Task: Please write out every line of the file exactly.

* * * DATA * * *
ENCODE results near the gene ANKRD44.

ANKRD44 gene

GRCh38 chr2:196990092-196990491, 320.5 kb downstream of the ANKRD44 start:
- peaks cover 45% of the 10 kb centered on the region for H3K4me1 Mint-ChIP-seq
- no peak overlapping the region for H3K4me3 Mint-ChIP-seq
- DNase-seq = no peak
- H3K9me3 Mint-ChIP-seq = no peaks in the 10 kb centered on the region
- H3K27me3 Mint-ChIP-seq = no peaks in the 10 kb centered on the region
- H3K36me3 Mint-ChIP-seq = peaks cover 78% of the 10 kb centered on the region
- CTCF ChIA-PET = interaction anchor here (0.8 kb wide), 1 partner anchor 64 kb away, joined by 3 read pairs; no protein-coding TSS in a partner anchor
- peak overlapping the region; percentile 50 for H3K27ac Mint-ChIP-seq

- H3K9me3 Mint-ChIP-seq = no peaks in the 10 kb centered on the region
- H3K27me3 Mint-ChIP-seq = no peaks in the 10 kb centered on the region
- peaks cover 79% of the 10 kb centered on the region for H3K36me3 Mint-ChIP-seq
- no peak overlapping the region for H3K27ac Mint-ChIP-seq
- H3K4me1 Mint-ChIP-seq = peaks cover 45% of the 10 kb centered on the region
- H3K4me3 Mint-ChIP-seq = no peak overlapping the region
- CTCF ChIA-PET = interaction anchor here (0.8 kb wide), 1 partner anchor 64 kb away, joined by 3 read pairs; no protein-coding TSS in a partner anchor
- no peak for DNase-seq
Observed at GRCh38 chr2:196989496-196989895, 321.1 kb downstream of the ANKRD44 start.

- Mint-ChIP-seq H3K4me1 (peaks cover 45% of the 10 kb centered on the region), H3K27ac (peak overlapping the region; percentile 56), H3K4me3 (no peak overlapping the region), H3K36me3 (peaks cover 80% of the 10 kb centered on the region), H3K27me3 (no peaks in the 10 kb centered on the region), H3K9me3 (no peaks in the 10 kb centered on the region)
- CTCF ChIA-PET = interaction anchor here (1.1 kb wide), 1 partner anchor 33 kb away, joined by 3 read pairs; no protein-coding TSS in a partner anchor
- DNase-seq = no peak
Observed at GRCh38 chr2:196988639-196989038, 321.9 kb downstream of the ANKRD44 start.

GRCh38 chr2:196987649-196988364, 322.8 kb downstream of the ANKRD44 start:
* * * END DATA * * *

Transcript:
ENCODE results near the gene ANKRD44.

ANKRD44 gene

GRCh38 chr2:196990092-196990491, 320.5 kb downstream of the ANKRD44 start:
- peaks cover 45% of the 10 kb centered on the region for H3K4me1 Mint-ChIP-seq
- no peak overlapping the region for H3K4me3 Mint-ChIP-seq
- DNase-seq = no peak
- H3K9me3 Mint-ChIP-seq = no peaks in the 10 kb centered on the region
- H3K27me3 Mint-ChIP-seq = no peaks in the 10 kb centered on the region
- H3K36me3 Mint-ChIP-seq = peaks cover 78% of the 10 kb centered on the region
- CTCF ChIA-PET = interaction anchor here (0.8 kb wide), 1 partner anchor 64 kb away, joined by 3 read pairs; no protein-coding TSS in a partner anchor
- peak overlapping the region; percentile 50 for H3K27ac Mint-ChIP-seq

- H3K9me3 Mint-ChIP-seq = no peaks in the 10 kb centered on the region
- H3K27me3 Mint-ChIP-seq = no peaks in the 10 kb centered on the region
- peaks cover 79% of the 10 kb centered on the region for H3K36me3 Mint-ChIP-seq
- no peak overlapping the region for H3K27ac Mint-ChIP-seq
- H3K4me1 Mint-ChIP-seq = peaks cover 45% of the 10 kb centered on the region
- H3K4me3 Mint-ChIP-seq = no peak overlapping the region
- CTCF ChIA-PET = interaction anchor here (0.8 kb wide), 1 partner anchor 64 kb away, joined by 3 read pairs; no protein-coding TSS in a partner anchor
- no peak for DNase-seq
Observed at GRCh38 chr2:196989496-196989895, 321.1 kb downstream of the ANKRD44 start.

- Mint-ChIP-seq H3K4me1 (peaks cover 45% of the 10 kb centered on the region), H3K27ac (peak overlapping the region; percentile 56), H3K4me3 (no peak overlapping the region), H3K36me3 (peaks cover 80% of the 10 kb centered on the region), H3K27me3 (no peaks in the 10 kb centered on the region), H3K9me3 (no peaks in the 10 kb centered on the region)
- CTCF ChIA-PET = interaction anchor here (1.1 kb wide), 1 partner anchor 33 kb away, joined by 3 read pairs; no protein-coding TSS in a partner anchor
- DNase-seq = no peak
Observed at GRCh38 chr2:196988639-196989038, 321.9 kb downstream of the ANKRD44 start.

GRCh38 chr2:196987649-196988364, 322.8 kb downstream of the ANKRD44 start: